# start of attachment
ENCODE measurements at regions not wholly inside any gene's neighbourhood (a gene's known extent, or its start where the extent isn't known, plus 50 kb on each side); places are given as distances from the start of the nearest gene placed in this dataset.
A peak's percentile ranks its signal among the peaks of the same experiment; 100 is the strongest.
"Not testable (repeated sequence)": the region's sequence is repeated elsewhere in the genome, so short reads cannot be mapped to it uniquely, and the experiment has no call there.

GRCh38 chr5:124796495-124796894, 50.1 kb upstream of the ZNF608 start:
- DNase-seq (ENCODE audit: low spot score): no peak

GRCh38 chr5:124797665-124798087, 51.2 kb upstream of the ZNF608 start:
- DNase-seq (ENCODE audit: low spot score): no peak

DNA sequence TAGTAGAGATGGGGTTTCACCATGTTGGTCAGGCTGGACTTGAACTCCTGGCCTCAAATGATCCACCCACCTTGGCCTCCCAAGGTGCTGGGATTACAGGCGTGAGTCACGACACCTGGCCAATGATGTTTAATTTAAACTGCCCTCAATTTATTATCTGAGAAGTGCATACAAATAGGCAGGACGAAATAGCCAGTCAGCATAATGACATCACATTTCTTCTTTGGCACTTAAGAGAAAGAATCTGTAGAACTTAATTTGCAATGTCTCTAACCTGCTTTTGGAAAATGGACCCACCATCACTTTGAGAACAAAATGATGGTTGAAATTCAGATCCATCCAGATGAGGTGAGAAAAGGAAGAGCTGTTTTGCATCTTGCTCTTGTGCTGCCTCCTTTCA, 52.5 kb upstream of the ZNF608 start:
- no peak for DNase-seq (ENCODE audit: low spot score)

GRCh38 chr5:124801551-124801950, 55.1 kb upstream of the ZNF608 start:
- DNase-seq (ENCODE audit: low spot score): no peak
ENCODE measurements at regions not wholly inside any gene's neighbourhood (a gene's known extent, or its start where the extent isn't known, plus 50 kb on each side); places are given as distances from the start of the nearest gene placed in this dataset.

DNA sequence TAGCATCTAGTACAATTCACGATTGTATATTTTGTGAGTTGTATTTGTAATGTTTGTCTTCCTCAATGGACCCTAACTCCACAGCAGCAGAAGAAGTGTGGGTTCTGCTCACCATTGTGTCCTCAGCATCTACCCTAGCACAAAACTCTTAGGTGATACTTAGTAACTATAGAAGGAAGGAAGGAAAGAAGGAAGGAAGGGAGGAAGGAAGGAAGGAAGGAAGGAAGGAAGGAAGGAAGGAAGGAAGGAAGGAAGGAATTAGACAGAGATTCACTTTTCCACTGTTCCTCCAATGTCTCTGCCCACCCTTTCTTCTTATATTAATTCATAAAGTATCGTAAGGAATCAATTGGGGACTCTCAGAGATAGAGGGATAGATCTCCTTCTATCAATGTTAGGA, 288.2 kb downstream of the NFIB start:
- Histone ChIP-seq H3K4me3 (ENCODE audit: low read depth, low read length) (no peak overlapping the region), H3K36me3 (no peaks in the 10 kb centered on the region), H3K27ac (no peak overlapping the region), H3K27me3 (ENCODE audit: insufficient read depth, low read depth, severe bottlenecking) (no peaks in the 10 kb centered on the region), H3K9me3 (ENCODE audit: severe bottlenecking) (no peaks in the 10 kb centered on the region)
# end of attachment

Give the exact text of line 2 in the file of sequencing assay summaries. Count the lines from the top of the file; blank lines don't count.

A peak's percentile ranks its signal among the peaks of the same experiment; 100 is the strongest.